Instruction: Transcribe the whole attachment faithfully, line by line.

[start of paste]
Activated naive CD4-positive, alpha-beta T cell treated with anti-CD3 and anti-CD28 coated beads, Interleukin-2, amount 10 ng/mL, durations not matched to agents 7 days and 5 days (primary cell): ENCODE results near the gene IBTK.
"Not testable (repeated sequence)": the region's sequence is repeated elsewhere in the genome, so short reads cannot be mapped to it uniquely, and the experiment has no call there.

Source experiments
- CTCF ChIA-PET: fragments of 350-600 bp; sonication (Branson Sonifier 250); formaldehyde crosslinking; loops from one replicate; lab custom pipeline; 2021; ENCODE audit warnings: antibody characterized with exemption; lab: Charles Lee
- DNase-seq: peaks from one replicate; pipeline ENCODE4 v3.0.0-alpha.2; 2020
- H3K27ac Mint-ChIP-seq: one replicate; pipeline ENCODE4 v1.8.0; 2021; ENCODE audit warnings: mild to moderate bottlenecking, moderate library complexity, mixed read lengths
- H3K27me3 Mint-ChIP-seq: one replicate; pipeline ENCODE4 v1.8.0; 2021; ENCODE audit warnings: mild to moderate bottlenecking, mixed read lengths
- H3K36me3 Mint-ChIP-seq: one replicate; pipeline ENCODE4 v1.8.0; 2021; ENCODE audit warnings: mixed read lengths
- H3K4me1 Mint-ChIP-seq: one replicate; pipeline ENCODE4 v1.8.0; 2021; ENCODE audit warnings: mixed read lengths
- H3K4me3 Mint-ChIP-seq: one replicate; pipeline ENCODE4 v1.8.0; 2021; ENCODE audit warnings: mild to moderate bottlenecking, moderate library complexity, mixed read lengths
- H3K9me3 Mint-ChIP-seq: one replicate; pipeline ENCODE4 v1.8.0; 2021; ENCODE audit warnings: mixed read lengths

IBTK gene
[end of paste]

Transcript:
Activated naive CD4-positive, alpha-beta T cell treated with anti-CD3 and anti-CD28 coated beads, Interleukin-2, amount 10 ng/mL, durations not matched to agents 7 days and 5 days (primary cell): ENCODE results near the gene IBTK.
"Not testable (repeated sequence)": the region's sequence is repeated elsewhere in the genome, so short reads cannot be mapped to it uniquely, and the experiment has no call there.

Source experiments
- CTCF ChIA-PET: fragments of 350-600 bp; sonication (Branson Sonifier 250); formaldehyde crosslinking; loops from one replicate; lab custom pipeline; 2021; ENCODE audit warnings: antibody characterized with exemption; lab: Charles Lee
- DNase-seq: peaks from one replicate; pipeline ENCODE4 v3.0.0-alpha.2; 2020
- H3K27ac Mint-ChIP-seq: one replicate; pipeline ENCODE4 v1.8.0; 2021; ENCODE audit warnings: mild to moderate bottlenecking, moderate library complexity, mixed read lengths
- H3K27me3 Mint-ChIP-seq: one replicate; pipeline ENCODE4 v1.8.0; 2021; ENCODE audit warnings: mild to moderate bottlenecking, mixed read lengths
- H3K36me3 Mint-ChIP-seq: one replicate; pipeline ENCODE4 v1.8.0; 2021; ENCODE audit warnings: mixed read lengths
- H3K4me1 Mint-ChIP-seq: one replicate; pipeline ENCODE4 v1.8.0; 2021; ENCODE audit warnings: mixed read lengths
- H3K4me3 Mint-ChIP-seq: one replicate; pipeline ENCODE4 v1.8.0; 2021; ENCODE audit warnings: mild to moderate bottlenecking, moderate library complexity, mixed read lengths
- H3K9me3 Mint-ChIP-seq: one replicate; pipeline ENCODE4 v1.8.0; 2021; ENCODE audit warnings: mixed read lengths

IBTK gene